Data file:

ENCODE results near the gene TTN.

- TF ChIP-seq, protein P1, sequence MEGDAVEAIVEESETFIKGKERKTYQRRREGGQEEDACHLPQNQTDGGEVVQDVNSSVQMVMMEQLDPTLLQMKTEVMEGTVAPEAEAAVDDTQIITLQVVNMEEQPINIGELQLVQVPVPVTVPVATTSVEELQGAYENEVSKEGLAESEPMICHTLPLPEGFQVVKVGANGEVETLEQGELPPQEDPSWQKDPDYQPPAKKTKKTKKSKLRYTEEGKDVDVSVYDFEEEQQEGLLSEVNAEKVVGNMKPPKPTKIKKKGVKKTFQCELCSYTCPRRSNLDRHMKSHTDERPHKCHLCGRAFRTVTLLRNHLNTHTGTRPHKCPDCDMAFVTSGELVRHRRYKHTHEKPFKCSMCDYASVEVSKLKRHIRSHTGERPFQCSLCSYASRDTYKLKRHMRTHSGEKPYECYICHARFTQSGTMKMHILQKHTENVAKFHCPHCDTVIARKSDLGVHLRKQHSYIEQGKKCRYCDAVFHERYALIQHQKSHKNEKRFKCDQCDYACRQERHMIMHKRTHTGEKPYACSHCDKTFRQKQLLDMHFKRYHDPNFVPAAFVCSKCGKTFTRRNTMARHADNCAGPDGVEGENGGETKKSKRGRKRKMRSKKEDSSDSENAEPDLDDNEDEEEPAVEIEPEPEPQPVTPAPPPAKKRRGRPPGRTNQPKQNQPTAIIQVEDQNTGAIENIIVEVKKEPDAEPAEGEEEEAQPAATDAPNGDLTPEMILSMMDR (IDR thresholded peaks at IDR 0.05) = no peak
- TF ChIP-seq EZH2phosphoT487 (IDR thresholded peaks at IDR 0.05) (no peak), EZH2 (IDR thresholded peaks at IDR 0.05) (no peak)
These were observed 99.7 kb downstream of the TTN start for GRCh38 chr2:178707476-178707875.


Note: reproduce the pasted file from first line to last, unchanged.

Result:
ENCODE results near the gene TTN.

- TF ChIP-seq, protein P1, sequence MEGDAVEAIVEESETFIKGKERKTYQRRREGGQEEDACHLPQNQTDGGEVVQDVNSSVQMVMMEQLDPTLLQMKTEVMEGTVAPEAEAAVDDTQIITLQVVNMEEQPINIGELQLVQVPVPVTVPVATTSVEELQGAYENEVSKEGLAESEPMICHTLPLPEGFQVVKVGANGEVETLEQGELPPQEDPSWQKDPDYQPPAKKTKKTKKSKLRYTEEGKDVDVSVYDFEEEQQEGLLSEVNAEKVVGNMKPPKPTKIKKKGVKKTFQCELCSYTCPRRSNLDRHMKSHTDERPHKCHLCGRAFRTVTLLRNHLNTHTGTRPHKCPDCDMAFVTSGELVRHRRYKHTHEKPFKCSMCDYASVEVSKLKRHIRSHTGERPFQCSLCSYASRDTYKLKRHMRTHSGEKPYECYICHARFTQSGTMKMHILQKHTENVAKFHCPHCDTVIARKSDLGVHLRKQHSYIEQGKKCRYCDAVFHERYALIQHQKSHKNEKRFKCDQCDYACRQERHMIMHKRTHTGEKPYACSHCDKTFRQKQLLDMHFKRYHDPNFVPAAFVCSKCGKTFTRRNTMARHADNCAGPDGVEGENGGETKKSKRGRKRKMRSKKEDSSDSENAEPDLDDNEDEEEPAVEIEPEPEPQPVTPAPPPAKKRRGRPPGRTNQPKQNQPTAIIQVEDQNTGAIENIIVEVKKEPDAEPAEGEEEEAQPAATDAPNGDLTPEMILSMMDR (IDR thresholded peaks at IDR 0.05) = no peak
- TF ChIP-seq EZH2phosphoT487 (IDR thresholded peaks at IDR 0.05) (no peak), EZH2 (IDR thresholded peaks at IDR 0.05) (no peak)
These were observed 99.7 kb downstream of the TTN start for GRCh38 chr2:178707476-178707875.